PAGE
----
The Government has repeatedly pledged to address this issue, and Michael Halkitis, minister of state for finance, on Monday said another 1,000 properties had been added to the tax roll following the latest amnesty programme’s conclusion.
As for Customs, the Compass Lexecon report said it was investing $6.745 million over three years to re-engineer its business processes.
“Reforms include the development of a new computerised system for the processing of transactions, training for staff in the implementation of the new trade agreements, the introduction of a new K9 unit, and the enhancement of the existing marine unit,,” Compass Lexecon said.
“These measures are expected to improve enforcement capabilities, decrease fraudulent activities, and reduce the cost of collecting revenue by 15 per cent.” To comply with World Trade Organisation (WTO) requirements, the Bahamas is looking to reduce the weighted average tariff rate to 10 per cent - a drop of 15 percentage points.
The US consultants also disclosed their belief that the original 15 per cent VAT model, and estimates that it would generate a net revenue increase equal to 2 per cent of GDP, “may not be necessary to put the Bahamian Budget on a sustainable trajectory”.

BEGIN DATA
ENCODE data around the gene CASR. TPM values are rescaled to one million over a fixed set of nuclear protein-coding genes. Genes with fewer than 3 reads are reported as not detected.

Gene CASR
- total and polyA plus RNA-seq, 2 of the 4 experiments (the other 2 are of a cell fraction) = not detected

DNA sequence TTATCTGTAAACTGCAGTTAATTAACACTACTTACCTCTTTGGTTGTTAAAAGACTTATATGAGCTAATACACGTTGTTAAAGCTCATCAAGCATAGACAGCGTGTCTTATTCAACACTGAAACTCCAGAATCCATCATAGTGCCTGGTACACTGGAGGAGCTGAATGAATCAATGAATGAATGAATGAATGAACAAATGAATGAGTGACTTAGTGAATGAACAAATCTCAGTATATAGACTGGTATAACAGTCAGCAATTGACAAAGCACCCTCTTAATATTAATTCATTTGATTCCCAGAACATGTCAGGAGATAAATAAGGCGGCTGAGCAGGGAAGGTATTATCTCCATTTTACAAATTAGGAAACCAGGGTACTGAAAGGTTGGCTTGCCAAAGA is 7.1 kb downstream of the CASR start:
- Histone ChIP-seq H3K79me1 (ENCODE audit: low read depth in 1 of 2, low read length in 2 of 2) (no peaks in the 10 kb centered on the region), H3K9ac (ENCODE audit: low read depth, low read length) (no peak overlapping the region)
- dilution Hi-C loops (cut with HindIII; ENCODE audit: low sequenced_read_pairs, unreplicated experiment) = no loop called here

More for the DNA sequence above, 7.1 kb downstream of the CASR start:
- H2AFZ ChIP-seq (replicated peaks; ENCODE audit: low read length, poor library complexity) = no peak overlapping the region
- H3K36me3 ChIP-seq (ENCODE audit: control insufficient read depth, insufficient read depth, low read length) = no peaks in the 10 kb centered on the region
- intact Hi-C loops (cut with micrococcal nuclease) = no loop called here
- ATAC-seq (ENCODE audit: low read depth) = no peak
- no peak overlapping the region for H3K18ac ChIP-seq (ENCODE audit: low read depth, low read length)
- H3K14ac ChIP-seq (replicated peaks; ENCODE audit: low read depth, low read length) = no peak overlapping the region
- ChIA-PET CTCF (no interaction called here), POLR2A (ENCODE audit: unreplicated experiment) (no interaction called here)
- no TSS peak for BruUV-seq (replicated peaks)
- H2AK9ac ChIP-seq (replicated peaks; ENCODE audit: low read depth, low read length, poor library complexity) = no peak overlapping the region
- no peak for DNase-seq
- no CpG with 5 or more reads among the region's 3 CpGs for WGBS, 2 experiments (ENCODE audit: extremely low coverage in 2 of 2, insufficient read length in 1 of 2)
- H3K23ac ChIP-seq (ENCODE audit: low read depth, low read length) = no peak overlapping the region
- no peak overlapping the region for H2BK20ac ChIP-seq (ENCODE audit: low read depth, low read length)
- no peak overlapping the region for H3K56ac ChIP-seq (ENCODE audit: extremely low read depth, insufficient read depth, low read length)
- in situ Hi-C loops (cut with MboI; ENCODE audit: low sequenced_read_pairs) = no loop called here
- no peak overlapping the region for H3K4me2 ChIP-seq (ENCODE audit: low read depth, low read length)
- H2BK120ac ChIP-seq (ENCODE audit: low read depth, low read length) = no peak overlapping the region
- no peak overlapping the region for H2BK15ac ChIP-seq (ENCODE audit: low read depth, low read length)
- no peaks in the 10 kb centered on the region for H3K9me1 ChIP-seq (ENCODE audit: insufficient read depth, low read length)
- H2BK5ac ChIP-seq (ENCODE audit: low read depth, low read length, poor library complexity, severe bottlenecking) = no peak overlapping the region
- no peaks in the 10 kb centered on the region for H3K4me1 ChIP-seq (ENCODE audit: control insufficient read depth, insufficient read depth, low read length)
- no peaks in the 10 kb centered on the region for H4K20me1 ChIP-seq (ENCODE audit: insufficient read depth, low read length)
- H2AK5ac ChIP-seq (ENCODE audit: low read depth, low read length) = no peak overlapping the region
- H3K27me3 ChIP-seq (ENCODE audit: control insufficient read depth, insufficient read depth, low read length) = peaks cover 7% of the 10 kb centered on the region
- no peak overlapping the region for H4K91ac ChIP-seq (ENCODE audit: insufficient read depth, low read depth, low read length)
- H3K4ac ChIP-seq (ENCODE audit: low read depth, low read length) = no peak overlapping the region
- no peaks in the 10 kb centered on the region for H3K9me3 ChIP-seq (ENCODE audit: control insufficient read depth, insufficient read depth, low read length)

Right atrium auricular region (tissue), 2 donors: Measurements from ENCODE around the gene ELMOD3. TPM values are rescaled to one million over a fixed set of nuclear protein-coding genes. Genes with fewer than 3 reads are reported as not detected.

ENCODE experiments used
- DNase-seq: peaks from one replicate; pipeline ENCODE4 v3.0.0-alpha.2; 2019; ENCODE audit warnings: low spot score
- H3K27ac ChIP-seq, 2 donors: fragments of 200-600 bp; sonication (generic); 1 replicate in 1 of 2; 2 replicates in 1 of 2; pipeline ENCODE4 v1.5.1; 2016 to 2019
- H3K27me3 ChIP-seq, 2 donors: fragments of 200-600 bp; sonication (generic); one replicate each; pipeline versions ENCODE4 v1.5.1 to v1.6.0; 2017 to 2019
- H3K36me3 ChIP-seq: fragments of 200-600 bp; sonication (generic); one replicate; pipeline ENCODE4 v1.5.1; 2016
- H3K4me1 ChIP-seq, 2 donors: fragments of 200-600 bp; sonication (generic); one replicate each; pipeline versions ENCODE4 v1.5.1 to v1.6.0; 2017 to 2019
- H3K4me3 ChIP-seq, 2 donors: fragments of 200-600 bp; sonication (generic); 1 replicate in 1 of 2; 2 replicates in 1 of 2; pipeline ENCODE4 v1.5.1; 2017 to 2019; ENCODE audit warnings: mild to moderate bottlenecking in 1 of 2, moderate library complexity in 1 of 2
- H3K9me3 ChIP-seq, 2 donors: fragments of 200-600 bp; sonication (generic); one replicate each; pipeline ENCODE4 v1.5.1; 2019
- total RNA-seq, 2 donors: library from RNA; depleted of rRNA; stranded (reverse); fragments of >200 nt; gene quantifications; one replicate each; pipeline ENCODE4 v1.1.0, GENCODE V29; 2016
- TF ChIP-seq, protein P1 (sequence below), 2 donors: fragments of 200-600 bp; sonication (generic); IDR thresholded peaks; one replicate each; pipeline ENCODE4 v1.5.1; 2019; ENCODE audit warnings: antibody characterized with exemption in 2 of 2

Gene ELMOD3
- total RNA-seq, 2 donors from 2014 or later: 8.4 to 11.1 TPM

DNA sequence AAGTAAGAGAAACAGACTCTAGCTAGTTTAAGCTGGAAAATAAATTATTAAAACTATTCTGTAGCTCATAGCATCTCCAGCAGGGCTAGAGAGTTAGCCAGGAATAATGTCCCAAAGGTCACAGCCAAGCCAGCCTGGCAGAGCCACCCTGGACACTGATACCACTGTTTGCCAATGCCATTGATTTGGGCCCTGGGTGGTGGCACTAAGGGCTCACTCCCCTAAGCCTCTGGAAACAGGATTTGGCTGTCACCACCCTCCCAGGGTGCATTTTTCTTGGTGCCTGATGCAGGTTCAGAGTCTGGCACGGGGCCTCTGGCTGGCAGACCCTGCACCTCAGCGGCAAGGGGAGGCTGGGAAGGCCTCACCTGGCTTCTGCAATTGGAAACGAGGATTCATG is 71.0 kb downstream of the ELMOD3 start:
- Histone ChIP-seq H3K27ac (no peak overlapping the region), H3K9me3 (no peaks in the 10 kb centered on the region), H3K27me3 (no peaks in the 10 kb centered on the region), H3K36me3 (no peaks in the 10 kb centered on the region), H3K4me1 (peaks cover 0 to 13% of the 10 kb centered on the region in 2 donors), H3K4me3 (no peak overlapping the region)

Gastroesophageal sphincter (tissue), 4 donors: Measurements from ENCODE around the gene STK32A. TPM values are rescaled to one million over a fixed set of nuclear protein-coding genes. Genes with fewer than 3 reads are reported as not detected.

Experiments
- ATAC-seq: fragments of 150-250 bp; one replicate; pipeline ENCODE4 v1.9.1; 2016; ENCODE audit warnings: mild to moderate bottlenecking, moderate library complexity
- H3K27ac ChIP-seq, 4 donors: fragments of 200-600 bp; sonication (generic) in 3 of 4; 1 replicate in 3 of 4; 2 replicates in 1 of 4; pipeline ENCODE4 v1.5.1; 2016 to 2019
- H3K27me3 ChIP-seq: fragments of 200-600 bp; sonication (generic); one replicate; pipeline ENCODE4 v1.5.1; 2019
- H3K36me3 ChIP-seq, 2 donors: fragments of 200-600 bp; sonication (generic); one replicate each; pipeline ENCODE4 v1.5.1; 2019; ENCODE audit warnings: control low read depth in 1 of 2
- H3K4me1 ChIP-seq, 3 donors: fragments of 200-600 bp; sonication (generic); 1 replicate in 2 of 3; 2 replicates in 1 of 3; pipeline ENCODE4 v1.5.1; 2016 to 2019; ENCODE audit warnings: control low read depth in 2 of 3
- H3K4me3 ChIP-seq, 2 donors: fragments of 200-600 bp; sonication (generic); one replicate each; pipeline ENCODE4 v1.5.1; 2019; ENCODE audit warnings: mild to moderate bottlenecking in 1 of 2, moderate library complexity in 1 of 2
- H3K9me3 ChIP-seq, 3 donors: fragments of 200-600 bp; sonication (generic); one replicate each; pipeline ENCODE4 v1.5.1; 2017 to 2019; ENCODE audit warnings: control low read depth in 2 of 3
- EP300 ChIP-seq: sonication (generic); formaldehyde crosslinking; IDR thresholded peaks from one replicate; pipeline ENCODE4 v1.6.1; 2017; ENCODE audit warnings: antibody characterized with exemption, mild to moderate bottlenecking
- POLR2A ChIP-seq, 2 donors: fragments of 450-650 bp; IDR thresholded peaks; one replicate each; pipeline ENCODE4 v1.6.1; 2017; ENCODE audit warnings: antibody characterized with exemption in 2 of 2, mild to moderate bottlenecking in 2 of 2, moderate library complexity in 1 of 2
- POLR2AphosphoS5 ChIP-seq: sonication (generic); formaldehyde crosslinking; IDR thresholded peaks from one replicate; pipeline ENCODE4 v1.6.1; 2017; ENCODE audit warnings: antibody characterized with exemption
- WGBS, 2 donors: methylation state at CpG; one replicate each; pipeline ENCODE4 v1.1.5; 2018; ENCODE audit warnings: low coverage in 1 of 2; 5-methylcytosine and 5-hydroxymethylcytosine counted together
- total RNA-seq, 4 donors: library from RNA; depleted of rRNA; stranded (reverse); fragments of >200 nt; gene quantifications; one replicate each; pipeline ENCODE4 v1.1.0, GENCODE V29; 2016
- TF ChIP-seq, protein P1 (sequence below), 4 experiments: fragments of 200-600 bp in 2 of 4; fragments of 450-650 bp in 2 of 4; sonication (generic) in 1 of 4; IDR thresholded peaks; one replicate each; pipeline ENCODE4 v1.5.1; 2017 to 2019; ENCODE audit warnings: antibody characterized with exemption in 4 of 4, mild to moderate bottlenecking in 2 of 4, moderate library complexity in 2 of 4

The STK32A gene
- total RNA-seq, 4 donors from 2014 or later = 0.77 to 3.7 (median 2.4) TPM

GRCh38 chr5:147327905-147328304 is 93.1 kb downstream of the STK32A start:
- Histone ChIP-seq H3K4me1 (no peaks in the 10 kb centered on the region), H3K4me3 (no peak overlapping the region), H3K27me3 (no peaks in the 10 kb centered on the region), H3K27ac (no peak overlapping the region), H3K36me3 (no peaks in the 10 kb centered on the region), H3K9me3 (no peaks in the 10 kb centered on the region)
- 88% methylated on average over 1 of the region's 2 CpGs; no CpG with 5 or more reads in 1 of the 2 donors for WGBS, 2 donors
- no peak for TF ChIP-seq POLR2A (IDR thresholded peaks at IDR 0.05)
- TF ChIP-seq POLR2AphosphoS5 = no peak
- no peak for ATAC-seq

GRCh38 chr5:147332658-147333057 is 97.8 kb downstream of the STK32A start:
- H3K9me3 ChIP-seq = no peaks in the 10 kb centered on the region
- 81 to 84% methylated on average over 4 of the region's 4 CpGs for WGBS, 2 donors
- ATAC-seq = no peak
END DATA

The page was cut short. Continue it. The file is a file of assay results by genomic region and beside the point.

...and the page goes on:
“Furthermore, immediate implementation of a VAT at this rate would substantially reduce economic growth over the short and medium terms, which would result in even higher unemployment,” Compass Lexecon said.
“In combination with other fiscal reforms, a VAT raising less revenue than initially proposed - in the range of 1 per cent of GDP in incremental revenue rather than over 2 per cent - should be sufficient to address the long-term fiscal challenge, and would be substantially less of a drag on short-term economic growth and employment.”
The US consultants said this pointed to the option ultimately chosen by the Government - VAT in the range of 5-10 per cent - with the “greater flexibility” to increase this if more revenue was needed.
Compass Lexecon said that with VAT raising revenue equivalent to 1 per cent of GDP from 2015-2016 onwards, debt would start to fall by one percentage point, growing to almost a two percentage point drop the following fiscal year.
“But, this is only the case if all other deficit reduction measures are fully implemented and achieve the targeted savings, and the economy grows as expected,” Compass Lexecon said.
“Notably, the most recent IMF projection shows debt-to-GDP falling by smaller amounts than in the Government’s official projections. The IMF’s pessimism largely results from the IMF assuming that the Government’s other revenue measures (like property tax reform) raise significantly less than the government projects.
“In sum, the target is achievable based on the Government’s current projections and without a VAT of 15 per cent, but there is a real risk that the extant measures discussed so far prove insufficient in achieving the fiscal targets and a higher VAT will be needed.”